the sense of pity was stronger than the laughter, and I found myself

actually leaving the support of the wall and approaching the center of

the floor.

"'By God!' he cried, at once straightening up against the window, 'you

have done a kind act. That's the first attempt at sympathy that has

been shown me since I died, and I feel better already. In life, you

know, I was a misanthrope. Everything went wrong with me, and I came to

hate my fellow men so much that I couldn't bear to see them even. Of

course, like begets like, and this hate was returned. Finally I suffered

from horrible delusions, and my room became haunted with demons that

laughed and grimaced, and one night I ran into a whole cluster of them

near the bed--and the fright stopped my heart and killed me. It's hate

and remorse, as much as terror, that clogs me so thickly and keeps me

here. If only some one could feel pity, and sympathy, and perhaps a

little love for me, I could get away and be happy. When you came this

afternoon to see over the house I watched you, and a little hope came to

me for the first time. I saw you had courage, originality,

resource--_love_. If only I could touch your heart, without frightening

you, I knew I could perhaps tap that love you have stored up in your

being there, and thus borrow the wings for my escape!'

"Now I must confess my heart began to ache a little, as fear left me and

the man's words sank their sad meaning into me. Still, the whole affair

was so incredible, and so touched with unholy quality, and the story of

a woman's murder I had come to investigate had so obviously nothing to

do with this thing, that I felt myself in a kind of wild dream that

seemed likely to stop at any moment and leave me somewhere in bed after

a nightmare.

"Moreover, his words possessed me to such an extent that I found it

impossible to reflect upon anything else at all, or to consider

adequately any ways or means of action or escape.

"I moved a little nearer to him in the gloom, horribly frightened, of

course, but with the beginnings of a strange determination in my heart.

"'You women,' he continued, his voice plainly thrilling at my approach,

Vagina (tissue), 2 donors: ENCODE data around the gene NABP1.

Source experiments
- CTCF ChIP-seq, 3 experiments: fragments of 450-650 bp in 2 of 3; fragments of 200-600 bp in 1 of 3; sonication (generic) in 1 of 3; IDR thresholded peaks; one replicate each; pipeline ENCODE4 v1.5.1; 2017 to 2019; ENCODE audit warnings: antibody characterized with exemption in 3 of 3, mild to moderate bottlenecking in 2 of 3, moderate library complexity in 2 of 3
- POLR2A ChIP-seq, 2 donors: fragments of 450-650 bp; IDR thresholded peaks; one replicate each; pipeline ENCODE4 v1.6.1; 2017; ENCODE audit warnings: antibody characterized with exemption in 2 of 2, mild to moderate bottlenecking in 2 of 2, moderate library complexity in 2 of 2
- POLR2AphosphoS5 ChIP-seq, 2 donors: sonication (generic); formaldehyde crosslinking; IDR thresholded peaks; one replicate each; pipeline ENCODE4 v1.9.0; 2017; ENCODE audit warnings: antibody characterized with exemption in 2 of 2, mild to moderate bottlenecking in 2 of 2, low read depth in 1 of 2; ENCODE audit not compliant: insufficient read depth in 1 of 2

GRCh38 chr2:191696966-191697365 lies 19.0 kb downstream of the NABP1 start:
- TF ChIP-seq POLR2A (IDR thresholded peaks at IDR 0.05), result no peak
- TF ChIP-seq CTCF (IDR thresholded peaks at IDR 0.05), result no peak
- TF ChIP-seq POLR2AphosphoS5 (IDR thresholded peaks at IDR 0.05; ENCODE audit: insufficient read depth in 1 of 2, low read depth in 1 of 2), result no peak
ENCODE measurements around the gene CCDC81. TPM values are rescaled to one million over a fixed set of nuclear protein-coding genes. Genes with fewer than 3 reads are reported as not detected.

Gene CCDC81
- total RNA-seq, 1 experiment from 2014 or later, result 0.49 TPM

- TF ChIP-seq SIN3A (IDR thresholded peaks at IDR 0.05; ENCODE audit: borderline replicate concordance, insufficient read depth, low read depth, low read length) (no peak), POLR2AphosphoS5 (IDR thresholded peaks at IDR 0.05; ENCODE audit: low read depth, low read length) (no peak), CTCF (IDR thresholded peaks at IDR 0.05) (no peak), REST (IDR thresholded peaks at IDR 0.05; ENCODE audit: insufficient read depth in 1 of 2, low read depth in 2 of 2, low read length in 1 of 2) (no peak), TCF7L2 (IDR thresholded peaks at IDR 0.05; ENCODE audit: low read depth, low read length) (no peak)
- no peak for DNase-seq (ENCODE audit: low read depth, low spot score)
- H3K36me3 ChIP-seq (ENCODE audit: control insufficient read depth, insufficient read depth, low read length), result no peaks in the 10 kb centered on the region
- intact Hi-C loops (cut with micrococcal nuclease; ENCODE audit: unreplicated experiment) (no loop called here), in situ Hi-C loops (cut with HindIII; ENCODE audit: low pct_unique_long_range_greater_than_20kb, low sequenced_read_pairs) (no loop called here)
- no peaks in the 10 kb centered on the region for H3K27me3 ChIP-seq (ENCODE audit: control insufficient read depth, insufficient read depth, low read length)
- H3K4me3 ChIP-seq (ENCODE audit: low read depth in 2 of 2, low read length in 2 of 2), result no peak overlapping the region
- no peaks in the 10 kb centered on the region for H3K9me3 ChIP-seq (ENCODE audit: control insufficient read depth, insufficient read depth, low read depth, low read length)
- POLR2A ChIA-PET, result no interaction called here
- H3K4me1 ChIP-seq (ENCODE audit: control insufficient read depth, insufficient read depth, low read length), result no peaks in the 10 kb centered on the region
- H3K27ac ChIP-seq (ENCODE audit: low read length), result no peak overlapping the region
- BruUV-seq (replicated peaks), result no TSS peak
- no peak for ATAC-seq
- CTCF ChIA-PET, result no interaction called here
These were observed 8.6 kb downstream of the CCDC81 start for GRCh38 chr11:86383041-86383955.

'you wonderful women, to whom life often brings no opportunity of

spending your great love, oh, if you only could know how many of _us_

simply yearn for it! It would save our souls, if but you knew. Few might

find the chance that you now have, but if you only spent your love

freely, without definite object, just letting it flow openly for all who

need, you would reach hundreds and thousands of souls like me, and

_release us_! Oh, madam, I ask you again to feel with me, to be kind and

gentle--and if you can to love me a little!'

"My heart did leap within me and this time the tears did come, for I

could not restrain them. I laughed too, for the way he called me 'madam'

sounded so odd, here in this empty room at midnight in a London street,

but my laughter stopped dead and merged in a flood of weeping when I saw

how my change of feeling affected him. He had left his place by the

window and was kneeling on the floor at my feet, his hands stretched out

towards me, and the first signs of a kind of glory about his head.

"'Put your arms round me and kiss me, for the love of God!' he cried.

'Kiss me, oh, kiss me, and I shall be freed! You have done so much

already--now do this!'

"I stuck there, hesitating, shaking, my determination on the verge of

action, yet not quite able to compass it. But the terror had almost


"'Forget that I'm a man and you're a woman,' he continued in the most

beseeching voice I ever heard. 'Forget that I'm a ghost, and come out

boldly and press me to you with a great kiss, and let your love flow

into me. Forget yourself just for one minute and do a brave thing! Oh,

love me, _love me_, LOVE ME! and I shall be free!'

"The words, or the deep force they somehow released in the center of my